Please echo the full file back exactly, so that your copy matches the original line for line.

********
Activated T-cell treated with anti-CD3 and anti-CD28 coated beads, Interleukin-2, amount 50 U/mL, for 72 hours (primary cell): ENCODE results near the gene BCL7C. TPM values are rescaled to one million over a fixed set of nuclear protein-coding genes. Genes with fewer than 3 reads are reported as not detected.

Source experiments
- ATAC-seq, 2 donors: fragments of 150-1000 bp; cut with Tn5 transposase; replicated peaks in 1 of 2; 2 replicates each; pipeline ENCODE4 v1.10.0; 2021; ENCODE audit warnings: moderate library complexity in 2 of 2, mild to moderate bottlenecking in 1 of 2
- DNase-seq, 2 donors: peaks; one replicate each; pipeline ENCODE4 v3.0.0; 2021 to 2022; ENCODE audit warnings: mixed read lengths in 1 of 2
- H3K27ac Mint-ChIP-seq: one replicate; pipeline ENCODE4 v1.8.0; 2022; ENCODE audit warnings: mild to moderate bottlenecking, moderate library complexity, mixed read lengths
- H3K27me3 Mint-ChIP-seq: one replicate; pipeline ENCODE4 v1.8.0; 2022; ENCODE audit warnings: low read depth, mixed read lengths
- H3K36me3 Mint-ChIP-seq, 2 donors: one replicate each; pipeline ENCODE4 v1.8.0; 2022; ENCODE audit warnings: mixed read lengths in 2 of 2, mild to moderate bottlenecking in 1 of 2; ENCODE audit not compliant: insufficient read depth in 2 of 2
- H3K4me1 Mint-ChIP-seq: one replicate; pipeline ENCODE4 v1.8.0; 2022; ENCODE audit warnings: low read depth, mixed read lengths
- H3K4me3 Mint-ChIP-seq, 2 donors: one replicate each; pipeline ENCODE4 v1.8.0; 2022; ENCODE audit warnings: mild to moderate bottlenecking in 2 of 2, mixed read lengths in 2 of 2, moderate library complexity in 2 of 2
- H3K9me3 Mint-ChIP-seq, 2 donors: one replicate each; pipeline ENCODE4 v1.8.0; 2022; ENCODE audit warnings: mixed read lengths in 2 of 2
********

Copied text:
Activated T-cell treated with anti-CD3 and anti-CD28 coated beads, Interleukin-2, amount 50 U/mL, for 72 hours (primary cell): ENCODE results near the gene BCL7C. TPM values are rescaled to one million over a fixed set of nuclear protein-coding genes. Genes with fewer than 3 reads are reported as not detected.

Source experiments
- ATAC-seq, 2 donors: fragments of 150-1000 bp; cut with Tn5 transposase; replicated peaks in 1 of 2; 2 replicates each; pipeline ENCODE4 v1.10.0; 2021; ENCODE audit warnings: moderate library complexity in 2 of 2, mild to moderate bottlenecking in 1 of 2
- DNase-seq, 2 donors: peaks; one replicate each; pipeline ENCODE4 v3.0.0; 2021 to 2022; ENCODE audit warnings: mixed read lengths in 1 of 2
- H3K27ac Mint-ChIP-seq: one replicate; pipeline ENCODE4 v1.8.0; 2022; ENCODE audit warnings: mild to moderate bottlenecking, moderate library complexity, mixed read lengths
- H3K27me3 Mint-ChIP-seq: one replicate; pipeline ENCODE4 v1.8.0; 2022; ENCODE audit warnings: low read depth, mixed read lengths
- H3K36me3 Mint-ChIP-seq, 2 donors: one replicate each; pipeline ENCODE4 v1.8.0; 2022; ENCODE audit warnings: mixed read lengths in 2 of 2, mild to moderate bottlenecking in 1 of 2; ENCODE audit not compliant: insufficient read depth in 2 of 2
- H3K4me1 Mint-ChIP-seq: one replicate; pipeline ENCODE4 v1.8.0; 2022; ENCODE audit warnings: low read depth, mixed read lengths
- H3K4me3 Mint-ChIP-seq, 2 donors: one replicate each; pipeline ENCODE4 v1.8.0; 2022; ENCODE audit warnings: mild to moderate bottlenecking in 2 of 2, mixed read lengths in 2 of 2, moderate library complexity in 2 of 2
- H3K9me3 Mint-ChIP-seq, 2 donors: one replicate each; pipeline ENCODE4 v1.8.0; 2022; ENCODE audit warnings: mixed read lengths in 2 of 2